Facts already in public domain include (https://www.firstpost.com/india/agustawestland-case-why-arrest-sp-tyagi-and-let-babus-politicians-go-scot-free-3175770.html):  helicopters in question were required by Special Protection Group (SPG) fly VVIPs; number of helicopters required was icreased from 8 to 12 by Prime Minister’s Office (PMO); since 1988 IAF had insisted on 6000m service ceiling to cover all border areas, also reiterated to Defence Secretary in 2004; under instructions of  NSA in January 2005, fresh SQR were evolved in consultation PMO and SPG;  meeting chaired by Defence Secretary in May 2005 decided lowering service ceiling to 4,500m – which was later approved by  Defence Minister, facilitating purchase of AgustaWestland AW-101 helicopters that have fly only up to 4,572m; no way Tyagi could have lowered the flying ceiling without the indulgence of MoD, NSA, SPG and PMO; then Director SPG was abroad the ‘representational helicopters’ for trials in Italy; middleman Haschke’s diary revealed jotting of apparent beneficiaries, and CBI team that had travelled to Italy did not question Haschke.

Should Michael turn approver, Modi government has an excellent opportunity to not only expose the bribery recipients but also uncover the sordid mechanism that relates to most, if not all defence scams, considering CBI’s charge sheet claims Michel had access to not only secret files of MoD, but also information about movement of files, including the Cabinet Committee on Security (CCS) meetings with regard to instant helicopter procurement. Merely probing the case from the bribery angle would miss out on the dark secrets that have been plaguing defence deals. Logically, the then Defence Minister, NSA, Defence Secretary, Director SPG, and officials of PMO and MoD must be probed. Significantly, the then Director SPG who was later Governor of Goa, immediately stepped down from the governorship when he was questioned in this scam. The question is can the Modi government muster guts to go full hog or let the big fish continue to feed, considering no defence deal is without kickbacks, no matter which government.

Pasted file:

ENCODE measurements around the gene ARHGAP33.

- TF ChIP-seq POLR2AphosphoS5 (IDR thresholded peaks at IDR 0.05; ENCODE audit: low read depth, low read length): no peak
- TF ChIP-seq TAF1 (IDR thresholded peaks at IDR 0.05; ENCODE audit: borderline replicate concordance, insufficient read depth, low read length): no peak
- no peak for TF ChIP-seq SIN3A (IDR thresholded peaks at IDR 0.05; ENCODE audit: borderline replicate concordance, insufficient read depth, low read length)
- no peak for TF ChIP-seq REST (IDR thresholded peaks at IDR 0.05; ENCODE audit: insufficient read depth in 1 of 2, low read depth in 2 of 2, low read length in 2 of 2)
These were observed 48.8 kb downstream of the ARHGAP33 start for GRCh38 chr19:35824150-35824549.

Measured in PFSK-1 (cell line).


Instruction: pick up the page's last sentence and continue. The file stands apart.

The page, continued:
Prakash Katoch is third generation army officer hailing from Himachal Pradesh. He is former Lieutenant General from Special Forces and post retirement has published over 1300 articles on international affairs, geopolitics, military, security, technical and topical issues besides authoring two books. He is active in seminars at both national and international levels.

1 Comment

  • Maj Gen Ashok Coomar says:

    A few weeks ago an article by a senior journalist had appeared in a national Hindi daily alleging that there appears to be an understanding between political parties that the one in power will not precipitate any conviction for the past top leader(s).
    This appears to be the case in this case too or are we to wait further for truth to come out?
    Ashok Coomar